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The Christie Administration filed emergency rules to assist in the expedition of Superstorm Sandy-related recovery and rebuilding on March 17, 2013. These rules are meant to cut through unnecessary red tape that is delaying some aspects of New Jersey’s recovery from Sandy for both homes and businesses. The rules also contain portions that will expedite the recovery of the marina and shellfish industries, as well as dredging in private lagoons and marinas. The rules will also assist in protecting coastal areas from future storms.
The rules now set will enable some projects to proceed with permits by rule, as well as with general permits. “Permits by rule recognize that the projects being undertaken are minor in scope and have no environmental impact,” according to the Department of Environmental Protection (DEP). These changes will help reduce the amount of time required for DEP reviews in some recovery matters— saving New Jerseyans time, as well as fees and costs related to more stringent permit requirements. It is important to acknowledge, as noted in the DEP’s press release, that “the processes put in place will not compromise protection of coastal resources and will help ensure the rebuilding of a more resilient New Jersey coastline.”
There are a multitude of benefits available to New Jerseyans through these new rules. For example, these changes will help improve coastal protection by implementing a permit by rule for placing sand fencing to create and stabilize dunes, as well as to remove sand from underneath boardwalks. Residents and commercial property owners will benefit from the elimination of permits required to elevate a dock, bulkhead, or pier as part of Sandy-related repairs. Similar adjustments in permit requirements will apply to: dredging of man-made lagoons affected by Sandy, placement of predator screens and shellfish cages, the construction/installation of boat pump-out facilities, etc.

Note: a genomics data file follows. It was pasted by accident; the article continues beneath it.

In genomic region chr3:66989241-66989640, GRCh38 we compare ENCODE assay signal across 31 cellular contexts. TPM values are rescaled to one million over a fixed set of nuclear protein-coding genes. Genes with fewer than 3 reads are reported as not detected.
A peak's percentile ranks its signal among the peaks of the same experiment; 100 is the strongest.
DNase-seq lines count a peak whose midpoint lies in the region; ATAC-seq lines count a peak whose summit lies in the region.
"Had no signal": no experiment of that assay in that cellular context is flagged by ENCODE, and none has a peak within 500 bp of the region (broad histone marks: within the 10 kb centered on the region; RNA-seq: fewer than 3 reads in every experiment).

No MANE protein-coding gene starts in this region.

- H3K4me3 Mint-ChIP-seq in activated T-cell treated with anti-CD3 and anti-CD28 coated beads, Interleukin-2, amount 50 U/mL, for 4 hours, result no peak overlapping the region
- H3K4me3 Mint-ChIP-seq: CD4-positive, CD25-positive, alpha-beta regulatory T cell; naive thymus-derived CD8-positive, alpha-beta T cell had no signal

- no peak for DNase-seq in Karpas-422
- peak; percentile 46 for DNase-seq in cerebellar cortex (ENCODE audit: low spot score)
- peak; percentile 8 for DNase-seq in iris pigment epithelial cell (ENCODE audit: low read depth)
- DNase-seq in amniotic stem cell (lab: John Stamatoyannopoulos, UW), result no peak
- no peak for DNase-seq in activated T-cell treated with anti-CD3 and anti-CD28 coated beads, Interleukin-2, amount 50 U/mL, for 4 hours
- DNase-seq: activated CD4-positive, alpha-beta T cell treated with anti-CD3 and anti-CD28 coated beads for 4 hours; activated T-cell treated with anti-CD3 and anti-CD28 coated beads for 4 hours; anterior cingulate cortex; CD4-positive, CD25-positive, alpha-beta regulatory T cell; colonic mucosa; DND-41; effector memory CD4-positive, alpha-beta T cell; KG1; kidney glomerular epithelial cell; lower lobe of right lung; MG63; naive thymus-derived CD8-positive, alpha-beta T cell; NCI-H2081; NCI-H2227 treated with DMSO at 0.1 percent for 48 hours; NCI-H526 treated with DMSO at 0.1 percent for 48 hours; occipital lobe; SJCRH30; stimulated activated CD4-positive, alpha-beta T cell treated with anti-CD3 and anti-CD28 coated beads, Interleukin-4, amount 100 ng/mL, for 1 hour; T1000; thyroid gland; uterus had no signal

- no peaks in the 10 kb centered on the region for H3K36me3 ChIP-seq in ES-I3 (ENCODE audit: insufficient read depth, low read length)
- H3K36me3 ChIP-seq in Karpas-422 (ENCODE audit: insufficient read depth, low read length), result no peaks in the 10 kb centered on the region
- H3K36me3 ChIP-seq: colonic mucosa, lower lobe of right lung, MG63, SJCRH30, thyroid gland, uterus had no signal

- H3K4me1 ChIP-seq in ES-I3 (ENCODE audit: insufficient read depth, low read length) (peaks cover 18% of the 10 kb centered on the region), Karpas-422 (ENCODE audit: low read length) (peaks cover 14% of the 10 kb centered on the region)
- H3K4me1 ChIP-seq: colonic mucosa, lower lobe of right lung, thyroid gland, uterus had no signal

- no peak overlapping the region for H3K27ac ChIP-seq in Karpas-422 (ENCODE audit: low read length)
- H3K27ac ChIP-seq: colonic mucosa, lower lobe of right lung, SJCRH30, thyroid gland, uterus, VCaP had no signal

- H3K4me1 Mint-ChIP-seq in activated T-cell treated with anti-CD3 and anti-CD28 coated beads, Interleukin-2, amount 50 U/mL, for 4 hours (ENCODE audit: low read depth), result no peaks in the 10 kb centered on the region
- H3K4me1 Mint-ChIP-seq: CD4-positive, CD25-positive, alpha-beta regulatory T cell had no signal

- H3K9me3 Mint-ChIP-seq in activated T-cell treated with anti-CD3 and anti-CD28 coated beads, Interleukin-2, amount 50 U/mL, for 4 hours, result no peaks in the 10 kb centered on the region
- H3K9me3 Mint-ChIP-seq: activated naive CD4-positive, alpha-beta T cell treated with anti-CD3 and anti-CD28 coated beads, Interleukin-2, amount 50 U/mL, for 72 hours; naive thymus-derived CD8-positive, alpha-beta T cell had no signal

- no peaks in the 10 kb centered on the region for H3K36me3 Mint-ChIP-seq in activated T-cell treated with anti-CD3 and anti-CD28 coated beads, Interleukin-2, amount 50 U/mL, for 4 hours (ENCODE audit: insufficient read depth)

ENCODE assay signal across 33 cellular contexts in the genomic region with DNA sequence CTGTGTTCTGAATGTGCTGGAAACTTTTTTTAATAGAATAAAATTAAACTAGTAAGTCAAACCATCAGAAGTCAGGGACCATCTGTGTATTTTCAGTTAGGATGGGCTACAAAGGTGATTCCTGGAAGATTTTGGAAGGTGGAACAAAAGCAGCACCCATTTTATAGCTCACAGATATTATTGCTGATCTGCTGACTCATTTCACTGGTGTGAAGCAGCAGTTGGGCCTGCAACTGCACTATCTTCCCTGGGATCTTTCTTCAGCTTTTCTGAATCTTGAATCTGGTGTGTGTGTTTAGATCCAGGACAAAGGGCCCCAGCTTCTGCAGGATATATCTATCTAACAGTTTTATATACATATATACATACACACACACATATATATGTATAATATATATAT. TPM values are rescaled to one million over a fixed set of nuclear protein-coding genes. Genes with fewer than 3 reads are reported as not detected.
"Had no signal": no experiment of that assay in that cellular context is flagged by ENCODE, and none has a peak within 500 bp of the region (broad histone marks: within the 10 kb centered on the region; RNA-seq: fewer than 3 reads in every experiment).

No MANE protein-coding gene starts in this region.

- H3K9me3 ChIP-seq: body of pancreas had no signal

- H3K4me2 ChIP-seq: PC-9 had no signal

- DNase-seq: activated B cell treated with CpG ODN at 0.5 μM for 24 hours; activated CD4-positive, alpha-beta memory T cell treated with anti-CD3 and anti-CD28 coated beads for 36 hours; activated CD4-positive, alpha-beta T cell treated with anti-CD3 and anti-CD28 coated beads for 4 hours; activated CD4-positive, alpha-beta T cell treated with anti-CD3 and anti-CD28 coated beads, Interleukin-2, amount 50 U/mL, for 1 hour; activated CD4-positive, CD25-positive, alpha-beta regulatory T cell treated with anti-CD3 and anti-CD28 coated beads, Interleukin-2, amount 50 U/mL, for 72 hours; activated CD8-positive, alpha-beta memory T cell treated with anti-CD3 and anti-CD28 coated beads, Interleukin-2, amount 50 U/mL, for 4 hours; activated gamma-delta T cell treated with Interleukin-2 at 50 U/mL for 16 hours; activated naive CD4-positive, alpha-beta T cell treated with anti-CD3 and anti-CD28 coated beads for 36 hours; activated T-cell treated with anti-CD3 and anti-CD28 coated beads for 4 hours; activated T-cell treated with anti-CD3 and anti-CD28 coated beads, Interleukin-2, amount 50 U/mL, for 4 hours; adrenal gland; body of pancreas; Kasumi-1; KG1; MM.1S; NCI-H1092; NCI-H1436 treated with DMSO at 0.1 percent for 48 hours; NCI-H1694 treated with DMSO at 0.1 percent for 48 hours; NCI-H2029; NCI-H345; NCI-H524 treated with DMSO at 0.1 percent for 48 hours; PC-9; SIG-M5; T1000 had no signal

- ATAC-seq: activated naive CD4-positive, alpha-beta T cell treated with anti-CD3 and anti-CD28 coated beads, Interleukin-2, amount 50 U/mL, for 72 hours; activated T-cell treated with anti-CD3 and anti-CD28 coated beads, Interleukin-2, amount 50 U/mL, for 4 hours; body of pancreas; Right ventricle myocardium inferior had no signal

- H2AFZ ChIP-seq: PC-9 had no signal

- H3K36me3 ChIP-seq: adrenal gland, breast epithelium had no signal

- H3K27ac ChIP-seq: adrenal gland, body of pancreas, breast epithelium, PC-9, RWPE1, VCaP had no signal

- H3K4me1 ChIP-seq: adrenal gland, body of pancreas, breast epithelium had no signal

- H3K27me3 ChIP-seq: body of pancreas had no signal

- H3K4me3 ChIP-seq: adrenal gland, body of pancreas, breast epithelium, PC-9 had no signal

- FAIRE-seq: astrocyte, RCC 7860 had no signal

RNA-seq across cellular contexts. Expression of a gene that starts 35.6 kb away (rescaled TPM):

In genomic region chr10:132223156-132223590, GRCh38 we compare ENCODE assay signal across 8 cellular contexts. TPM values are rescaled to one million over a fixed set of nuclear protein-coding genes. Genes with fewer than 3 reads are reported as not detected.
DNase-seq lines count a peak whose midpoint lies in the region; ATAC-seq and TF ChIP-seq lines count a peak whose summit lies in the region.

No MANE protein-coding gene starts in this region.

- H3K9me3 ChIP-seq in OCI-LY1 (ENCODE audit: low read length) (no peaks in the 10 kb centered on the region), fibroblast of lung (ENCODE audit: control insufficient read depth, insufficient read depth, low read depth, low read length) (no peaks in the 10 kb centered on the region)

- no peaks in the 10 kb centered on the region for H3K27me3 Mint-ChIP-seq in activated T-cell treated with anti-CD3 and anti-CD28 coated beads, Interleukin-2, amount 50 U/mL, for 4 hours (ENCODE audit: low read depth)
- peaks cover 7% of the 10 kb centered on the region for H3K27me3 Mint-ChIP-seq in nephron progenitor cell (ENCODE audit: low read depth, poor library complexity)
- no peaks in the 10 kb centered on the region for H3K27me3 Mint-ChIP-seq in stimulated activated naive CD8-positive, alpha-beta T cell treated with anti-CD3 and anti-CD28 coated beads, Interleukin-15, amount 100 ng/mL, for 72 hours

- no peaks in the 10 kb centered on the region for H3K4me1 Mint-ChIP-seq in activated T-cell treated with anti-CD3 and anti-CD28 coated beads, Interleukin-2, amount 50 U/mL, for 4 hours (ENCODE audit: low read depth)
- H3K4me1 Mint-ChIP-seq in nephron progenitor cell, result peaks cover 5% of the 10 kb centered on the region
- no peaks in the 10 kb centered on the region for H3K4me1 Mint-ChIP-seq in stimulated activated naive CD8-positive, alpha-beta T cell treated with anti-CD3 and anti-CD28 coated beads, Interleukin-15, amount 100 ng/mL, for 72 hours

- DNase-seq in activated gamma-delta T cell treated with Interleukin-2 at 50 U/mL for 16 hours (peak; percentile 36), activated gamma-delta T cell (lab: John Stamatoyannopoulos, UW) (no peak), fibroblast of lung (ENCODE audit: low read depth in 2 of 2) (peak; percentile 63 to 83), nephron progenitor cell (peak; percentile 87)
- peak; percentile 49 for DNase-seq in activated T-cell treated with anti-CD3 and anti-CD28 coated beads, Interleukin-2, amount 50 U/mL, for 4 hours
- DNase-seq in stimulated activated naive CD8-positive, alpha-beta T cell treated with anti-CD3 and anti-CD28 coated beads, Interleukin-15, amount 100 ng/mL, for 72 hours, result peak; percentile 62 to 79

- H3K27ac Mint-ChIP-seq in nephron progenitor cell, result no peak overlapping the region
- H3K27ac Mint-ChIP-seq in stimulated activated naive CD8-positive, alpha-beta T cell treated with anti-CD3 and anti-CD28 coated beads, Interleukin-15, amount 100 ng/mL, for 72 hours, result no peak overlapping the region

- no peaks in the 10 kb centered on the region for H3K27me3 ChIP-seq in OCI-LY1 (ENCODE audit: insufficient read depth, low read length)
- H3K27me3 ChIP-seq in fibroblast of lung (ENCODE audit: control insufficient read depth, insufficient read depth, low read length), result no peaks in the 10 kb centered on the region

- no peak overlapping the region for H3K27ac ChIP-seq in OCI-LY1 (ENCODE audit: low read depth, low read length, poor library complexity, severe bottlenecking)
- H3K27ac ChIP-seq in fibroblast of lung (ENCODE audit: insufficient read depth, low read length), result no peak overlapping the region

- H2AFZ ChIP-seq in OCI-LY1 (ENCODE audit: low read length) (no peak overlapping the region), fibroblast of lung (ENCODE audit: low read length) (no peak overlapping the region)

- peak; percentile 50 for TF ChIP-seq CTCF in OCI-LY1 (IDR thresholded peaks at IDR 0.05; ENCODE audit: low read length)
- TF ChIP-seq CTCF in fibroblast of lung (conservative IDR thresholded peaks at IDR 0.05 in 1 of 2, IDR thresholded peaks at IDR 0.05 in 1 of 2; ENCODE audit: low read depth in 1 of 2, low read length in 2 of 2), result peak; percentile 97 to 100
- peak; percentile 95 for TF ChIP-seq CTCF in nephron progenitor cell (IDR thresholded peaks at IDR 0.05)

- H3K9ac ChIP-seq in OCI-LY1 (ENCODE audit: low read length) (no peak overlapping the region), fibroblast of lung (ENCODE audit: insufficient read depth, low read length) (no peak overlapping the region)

The emergency rule is effective for 60 days, and contains a synchronized rule proposal open to public comments for 30 days; there will be a public hearing May 22, from 5:30 until 10 at the Long Branch Municipal Building. The DEP will respond to comments from the public after the close of the comment period, and aims to adapt a final form of the rule at the expiration of the emergency rule. For more information on the new permit rules, please see the NJDEP’s original release.
The experienced attorneys at Lieberman & Blecher have assisted many victims of Superstorm Sandy in their recovery and rebuilding efforts. If you have any questions or concerns regarding the DEP’s new permitting regulations, or any other issues with Sandy reconstruction, please feel free to contact us. We will be more than happy to help you on your path to recovery.
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